Proposal For Frederick County Council’s Legislative Package Draws Opposition From Fire & Rescue Officials

It concerns farm buildings used for agricultural tourism.

Frederick, Md (KM) A measure which could become part of the Frederick County Council’s 2022 Legislative Package has drawn opposition from fire and rescue officials. The proposal from Councilwoman Jessica Fitzwater would bring Frederick County in line with other counties when it comes to farm buildings used for agricultural tourism.

“This legislative proposal would have Frederick County join other counties in the state that would allow for us to be removed from an exemption in the state public safety articles that involves the number of occupants in agri-tourism buildings, and would increase the potential number of occupants up to 200,” says Councilwoman Fitzwater.

This would allow the number of  occupants in these farm buildings which have been converted into  entertainment venues to be up to 200. The current limit is 50.

Tom Barse, a farmer in Mount Airy, supports this change. “I think it would be a huge help to farmers that are already involved in agri-tourism enterprises, and farmers who are interested in getting involved in agri-tourism enterprise on their farms,” he said.

But Troy Grossnickle with the Division of Fire and Rescue Services in the County Fire Marshal’s Office testified against. “These older, wooden-type structures are prone to ignite with ease, and support rapid, intense, fire growth, “he said.

Chief of DFRS, Tom Coe, was concerned that any changes to the old farm buildings would not need a building permit as it is not considered a change of occupancy. “If this legislation is successfully enacted, the Division of Planning and Permitting, as well as the Fire Marshal, would be removed from completing the critical task to ensuring the buildings that are designed as related to agri-tourism meet the basic life safety codes  designed to ensure the safety of the structure’s  occupants,” he says.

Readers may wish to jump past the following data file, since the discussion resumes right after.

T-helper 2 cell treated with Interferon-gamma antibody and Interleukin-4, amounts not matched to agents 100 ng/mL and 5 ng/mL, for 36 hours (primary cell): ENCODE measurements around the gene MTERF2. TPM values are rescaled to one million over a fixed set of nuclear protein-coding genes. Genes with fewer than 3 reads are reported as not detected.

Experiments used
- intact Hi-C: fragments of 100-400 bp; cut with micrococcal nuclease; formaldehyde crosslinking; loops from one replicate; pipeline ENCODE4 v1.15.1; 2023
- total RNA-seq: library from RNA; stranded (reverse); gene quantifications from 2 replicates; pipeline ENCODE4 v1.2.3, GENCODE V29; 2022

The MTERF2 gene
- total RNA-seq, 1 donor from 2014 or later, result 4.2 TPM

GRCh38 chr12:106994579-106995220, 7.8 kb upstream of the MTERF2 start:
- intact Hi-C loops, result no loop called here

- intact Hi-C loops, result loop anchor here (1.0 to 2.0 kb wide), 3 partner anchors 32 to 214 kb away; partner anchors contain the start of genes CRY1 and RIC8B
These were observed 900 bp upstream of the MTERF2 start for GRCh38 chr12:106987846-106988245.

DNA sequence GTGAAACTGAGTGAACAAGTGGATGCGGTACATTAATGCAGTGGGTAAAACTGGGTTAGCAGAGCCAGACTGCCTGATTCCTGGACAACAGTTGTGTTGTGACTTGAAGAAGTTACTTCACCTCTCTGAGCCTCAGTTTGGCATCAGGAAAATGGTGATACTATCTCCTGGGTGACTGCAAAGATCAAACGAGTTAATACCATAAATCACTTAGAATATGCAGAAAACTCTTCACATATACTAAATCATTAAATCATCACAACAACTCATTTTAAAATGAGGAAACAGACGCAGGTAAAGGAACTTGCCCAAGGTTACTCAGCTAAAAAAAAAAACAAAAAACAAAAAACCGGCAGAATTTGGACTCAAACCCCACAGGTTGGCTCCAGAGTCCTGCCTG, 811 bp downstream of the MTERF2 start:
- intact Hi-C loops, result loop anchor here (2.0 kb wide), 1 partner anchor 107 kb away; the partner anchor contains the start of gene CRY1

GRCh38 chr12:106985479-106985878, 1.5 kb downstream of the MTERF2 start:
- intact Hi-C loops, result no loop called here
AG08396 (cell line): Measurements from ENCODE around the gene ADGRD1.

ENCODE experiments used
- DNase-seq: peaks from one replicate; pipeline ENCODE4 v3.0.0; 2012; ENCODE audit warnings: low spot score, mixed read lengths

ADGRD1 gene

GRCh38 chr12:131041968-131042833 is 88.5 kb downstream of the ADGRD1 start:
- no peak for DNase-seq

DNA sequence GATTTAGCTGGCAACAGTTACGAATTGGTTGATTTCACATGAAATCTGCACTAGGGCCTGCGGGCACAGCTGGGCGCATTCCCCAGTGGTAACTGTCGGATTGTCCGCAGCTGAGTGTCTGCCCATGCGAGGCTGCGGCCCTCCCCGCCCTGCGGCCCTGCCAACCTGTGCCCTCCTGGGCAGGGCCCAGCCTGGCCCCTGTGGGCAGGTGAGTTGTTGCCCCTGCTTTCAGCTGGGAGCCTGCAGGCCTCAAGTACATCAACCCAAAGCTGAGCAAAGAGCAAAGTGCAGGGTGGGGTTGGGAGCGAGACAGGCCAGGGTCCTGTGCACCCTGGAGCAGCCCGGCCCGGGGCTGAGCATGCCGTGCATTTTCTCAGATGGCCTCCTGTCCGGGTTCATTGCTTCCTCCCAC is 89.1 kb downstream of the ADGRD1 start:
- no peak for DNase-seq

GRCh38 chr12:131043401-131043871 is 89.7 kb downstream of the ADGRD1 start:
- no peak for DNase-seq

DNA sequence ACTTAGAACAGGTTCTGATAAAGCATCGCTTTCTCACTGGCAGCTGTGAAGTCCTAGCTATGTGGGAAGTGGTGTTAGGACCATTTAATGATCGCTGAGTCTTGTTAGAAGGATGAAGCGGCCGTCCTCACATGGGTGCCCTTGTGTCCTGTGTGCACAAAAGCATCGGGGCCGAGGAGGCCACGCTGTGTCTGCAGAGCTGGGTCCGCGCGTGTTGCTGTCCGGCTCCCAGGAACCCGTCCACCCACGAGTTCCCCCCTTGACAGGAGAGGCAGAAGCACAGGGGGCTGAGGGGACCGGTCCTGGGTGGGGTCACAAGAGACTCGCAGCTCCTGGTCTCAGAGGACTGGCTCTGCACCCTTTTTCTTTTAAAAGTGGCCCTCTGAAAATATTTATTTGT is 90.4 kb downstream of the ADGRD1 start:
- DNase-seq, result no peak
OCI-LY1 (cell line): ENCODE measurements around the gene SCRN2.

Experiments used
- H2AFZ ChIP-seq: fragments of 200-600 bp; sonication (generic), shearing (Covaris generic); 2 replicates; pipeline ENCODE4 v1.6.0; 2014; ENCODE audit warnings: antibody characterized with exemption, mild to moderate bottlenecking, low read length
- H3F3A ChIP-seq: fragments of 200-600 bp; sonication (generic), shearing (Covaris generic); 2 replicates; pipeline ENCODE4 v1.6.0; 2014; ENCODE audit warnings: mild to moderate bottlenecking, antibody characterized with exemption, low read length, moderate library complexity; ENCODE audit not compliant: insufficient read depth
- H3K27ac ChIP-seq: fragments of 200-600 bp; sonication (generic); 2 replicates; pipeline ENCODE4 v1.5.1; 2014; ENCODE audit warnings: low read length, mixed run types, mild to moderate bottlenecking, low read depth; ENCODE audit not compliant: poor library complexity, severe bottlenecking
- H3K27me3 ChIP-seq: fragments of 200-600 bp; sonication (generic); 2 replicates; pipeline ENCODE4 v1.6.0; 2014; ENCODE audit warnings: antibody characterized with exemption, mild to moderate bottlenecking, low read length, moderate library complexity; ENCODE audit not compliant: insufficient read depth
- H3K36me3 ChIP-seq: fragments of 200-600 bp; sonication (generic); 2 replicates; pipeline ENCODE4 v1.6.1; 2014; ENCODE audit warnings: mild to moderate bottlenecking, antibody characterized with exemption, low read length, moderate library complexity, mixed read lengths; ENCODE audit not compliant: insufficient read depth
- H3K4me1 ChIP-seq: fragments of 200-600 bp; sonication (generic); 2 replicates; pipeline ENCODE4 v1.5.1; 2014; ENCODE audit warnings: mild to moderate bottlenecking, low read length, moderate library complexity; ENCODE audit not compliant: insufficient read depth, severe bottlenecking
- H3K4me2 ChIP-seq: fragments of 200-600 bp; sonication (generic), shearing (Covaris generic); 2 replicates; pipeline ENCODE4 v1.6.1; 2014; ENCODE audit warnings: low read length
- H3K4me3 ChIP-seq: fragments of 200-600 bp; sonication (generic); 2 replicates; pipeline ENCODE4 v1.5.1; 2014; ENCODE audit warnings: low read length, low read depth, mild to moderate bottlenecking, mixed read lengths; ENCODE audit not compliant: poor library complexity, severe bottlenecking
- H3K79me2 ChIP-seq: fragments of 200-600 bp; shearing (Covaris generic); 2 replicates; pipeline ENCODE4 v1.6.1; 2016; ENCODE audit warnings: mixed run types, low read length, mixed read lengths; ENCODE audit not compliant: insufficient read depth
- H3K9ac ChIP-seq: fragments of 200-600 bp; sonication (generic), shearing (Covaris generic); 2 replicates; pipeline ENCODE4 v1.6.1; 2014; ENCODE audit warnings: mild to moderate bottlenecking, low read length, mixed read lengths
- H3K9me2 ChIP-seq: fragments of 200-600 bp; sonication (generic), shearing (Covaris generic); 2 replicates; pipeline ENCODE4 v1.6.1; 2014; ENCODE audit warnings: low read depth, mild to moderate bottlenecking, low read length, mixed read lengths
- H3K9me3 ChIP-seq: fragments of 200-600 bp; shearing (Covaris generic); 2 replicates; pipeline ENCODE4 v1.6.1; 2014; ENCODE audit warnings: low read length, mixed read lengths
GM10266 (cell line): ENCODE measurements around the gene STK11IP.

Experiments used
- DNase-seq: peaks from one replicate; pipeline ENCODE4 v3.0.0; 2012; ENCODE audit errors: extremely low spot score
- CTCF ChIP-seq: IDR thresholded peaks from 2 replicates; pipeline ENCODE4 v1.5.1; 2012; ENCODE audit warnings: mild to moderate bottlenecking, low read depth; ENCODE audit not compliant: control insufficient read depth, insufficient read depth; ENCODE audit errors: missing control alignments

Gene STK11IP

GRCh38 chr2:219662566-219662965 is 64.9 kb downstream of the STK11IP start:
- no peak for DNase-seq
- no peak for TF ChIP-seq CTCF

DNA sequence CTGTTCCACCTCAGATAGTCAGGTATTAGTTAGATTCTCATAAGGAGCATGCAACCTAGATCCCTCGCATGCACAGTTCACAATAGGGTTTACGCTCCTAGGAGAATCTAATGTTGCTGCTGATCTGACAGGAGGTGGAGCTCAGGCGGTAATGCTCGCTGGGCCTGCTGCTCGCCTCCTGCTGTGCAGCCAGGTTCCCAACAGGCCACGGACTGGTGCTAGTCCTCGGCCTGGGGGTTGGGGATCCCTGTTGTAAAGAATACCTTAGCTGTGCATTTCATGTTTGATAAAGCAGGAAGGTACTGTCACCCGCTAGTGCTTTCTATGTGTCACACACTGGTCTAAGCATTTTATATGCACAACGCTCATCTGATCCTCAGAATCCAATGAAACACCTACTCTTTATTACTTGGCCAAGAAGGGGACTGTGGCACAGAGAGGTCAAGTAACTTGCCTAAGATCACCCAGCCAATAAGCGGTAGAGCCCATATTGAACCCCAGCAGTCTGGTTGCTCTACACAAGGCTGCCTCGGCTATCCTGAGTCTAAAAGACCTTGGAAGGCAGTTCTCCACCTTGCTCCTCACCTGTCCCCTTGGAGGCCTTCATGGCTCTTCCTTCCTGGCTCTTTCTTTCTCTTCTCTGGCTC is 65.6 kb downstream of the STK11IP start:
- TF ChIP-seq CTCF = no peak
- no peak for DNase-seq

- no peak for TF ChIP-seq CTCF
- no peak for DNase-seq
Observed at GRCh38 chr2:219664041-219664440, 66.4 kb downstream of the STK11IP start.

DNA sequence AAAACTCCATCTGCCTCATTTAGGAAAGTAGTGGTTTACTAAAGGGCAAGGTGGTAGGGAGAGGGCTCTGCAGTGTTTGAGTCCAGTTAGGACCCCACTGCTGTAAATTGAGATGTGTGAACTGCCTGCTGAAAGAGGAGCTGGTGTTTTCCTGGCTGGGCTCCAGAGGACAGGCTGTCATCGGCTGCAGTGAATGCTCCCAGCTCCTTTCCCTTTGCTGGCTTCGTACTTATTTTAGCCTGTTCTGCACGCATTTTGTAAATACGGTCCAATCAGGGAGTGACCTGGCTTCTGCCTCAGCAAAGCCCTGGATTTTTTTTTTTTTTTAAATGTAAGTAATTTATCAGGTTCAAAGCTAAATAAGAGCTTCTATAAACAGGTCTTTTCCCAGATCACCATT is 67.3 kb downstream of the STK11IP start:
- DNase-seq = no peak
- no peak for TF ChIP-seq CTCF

Colby Ferguson with the Maryland Farm Bureau, spoke in support of the changes, noting that this is enabling legislation. “Right now, the county, even if they wanted to, would not be allowed to do any more exemptions other than the 50 people. And what this does is give the ability, if the county so choses, to exempt up to 200.  Montgomery County only exempts up to 100,” he said.

Ferguson also said this is only for existing farm buildings, not new ones. “But any existing barn that would like to expand or take their agri-tourism a little bit larger than 50 people, it would give them the authority. But it would still give the county the ability to be flexible and restrictive,” he said, further noting the county can prohibit  or restrict alcohol consumption at these agri-tourism venues.

The Council is expected to vote next Tuesday on whether to add this proposal to its legislative package for 2022.

The other counties in Maryland which have this exemption are Allegany, Anne Arundel, Baltimore, Carroll, Cecil, Garrett, Howard, Kent, Prince George’s, and St. Mary’s.

By Kevin McManus